“Everybody liked him,” recalled Jimmy McPartland of trombonist and singer WELDON LEO “JACK” TEAGARDEN (1905-64). “And when you heard him play, you just had to love him.” Born in Vernon, Texas, Teagarden was steeped in music, both that of his parents — Jack’s father was an amateur cornetist, his mother a piano teacher — and the region’s substantial black population. As a teenager Teagarden joined legendary Houston pianist Peck Kelley’s band and in 1927, moved to New York, where only Jimmy Harrison had a similarly advanced trombone concept. By mid-1928, Teagarden joined drummer Ben Pollack’s group and began making hundreds of recording sessions, both with his bandmates and others, including Louis Armstrong and Bix Beiderbecke. In 1933, Teagarden joined Paul Whiteman for five lucrative if musically unstimulating years, leaving in 1939 to lead his own big band that, while well-respected, left him broke by 1947. Reuniting with Armstrong restored Teagarden’s fortune and brought him face to face with Jim Crow, yet alive in September 1957 as he toured Europe with black pianist Earl Hines. “We play unsegregated music,” Teagarden said when asked about the events then unfolding at Central High School in Little Rock. “And our band is unsegregated. Race doesn’t bother us one bit.” Strong words for a white bluesman but the music was even stronger, as Teagarden’s extraordinary 1962 album of Willard Robinson songs, Think Well Of Me proved. Think well of me? How could one not?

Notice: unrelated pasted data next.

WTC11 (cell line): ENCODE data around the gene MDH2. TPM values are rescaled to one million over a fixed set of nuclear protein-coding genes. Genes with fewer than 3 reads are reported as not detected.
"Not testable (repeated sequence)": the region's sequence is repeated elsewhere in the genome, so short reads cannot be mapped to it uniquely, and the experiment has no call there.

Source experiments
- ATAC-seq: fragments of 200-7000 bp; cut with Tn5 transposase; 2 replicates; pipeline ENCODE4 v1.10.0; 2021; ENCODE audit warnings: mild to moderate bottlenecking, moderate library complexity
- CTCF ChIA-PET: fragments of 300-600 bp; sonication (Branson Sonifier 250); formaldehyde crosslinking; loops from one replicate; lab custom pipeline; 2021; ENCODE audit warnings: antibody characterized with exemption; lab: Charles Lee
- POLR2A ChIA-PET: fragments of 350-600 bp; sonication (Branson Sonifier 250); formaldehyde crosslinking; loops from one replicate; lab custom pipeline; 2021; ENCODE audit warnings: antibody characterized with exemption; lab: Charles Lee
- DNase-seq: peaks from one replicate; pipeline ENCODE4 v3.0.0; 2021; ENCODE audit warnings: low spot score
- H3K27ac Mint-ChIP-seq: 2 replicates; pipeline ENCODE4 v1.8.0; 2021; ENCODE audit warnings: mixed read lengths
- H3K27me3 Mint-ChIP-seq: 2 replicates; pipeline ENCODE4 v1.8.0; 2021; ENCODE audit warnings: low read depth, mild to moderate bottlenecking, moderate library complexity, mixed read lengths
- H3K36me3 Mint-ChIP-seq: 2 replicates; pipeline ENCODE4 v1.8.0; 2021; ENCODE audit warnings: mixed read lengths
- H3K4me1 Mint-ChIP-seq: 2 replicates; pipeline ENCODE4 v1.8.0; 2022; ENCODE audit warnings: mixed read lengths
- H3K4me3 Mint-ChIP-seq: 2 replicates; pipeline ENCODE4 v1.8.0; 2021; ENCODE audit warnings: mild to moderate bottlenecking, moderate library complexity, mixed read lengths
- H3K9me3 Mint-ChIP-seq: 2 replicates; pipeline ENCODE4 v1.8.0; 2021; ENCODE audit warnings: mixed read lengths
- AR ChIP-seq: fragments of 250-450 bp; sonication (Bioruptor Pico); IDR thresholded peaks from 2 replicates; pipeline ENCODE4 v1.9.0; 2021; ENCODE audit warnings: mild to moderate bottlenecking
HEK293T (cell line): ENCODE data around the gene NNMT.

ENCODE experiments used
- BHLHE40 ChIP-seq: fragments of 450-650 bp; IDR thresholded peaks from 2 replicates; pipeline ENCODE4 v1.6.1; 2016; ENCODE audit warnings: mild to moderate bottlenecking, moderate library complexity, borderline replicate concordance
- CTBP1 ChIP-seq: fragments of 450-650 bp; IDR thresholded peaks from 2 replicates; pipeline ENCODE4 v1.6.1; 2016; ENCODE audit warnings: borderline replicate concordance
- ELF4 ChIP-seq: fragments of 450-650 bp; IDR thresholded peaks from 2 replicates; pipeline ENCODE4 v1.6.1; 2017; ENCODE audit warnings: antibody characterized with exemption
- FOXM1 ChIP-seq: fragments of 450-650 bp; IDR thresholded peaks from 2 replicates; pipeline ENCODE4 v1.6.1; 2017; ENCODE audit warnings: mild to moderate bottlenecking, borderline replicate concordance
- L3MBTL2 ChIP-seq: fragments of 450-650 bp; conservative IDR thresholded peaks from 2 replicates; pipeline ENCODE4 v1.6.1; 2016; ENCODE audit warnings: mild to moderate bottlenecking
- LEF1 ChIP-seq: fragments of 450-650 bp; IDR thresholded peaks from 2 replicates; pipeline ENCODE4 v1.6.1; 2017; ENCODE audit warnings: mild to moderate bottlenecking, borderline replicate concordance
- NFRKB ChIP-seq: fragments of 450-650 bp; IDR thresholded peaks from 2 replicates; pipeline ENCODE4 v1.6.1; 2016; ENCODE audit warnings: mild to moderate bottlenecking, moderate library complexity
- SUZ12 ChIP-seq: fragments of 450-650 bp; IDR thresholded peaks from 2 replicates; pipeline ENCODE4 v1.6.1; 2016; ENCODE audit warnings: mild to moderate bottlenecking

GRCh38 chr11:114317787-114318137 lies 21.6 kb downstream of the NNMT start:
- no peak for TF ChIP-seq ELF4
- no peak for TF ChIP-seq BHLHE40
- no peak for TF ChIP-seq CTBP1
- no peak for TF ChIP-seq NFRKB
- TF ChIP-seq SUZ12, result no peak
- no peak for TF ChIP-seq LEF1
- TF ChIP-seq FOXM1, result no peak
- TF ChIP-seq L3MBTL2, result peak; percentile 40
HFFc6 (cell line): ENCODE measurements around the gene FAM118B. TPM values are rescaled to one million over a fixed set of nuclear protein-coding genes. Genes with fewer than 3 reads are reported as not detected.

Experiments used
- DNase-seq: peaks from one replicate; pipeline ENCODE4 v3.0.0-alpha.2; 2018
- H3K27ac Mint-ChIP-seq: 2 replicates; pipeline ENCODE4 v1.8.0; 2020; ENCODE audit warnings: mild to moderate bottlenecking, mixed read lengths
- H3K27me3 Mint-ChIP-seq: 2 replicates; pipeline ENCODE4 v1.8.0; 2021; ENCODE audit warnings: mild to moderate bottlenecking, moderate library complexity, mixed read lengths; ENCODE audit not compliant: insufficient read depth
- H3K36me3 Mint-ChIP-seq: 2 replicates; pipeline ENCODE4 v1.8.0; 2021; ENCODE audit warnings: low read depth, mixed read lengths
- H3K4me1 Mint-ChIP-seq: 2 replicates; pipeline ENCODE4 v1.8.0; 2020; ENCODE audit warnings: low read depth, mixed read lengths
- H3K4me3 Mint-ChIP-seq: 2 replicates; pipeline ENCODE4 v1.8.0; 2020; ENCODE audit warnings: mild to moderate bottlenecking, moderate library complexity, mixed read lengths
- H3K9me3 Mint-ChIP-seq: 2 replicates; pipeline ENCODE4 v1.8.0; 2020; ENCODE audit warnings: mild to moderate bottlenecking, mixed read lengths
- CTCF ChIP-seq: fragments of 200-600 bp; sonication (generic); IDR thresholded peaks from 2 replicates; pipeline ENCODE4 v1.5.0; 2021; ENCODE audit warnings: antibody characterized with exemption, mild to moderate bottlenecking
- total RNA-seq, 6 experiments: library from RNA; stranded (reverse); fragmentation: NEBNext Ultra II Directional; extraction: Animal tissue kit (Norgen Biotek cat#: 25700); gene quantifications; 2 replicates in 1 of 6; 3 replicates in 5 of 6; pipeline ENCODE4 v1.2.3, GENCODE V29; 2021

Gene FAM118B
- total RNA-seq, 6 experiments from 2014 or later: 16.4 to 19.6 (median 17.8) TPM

On his or her birthday, HiLobrow irregularly pays tribute to one of our high-, low-, no-, or hilobrow heroes. Also born this date: H.P. Lovecraft.
READ MORE about members of the Partisans Generation (1904-13).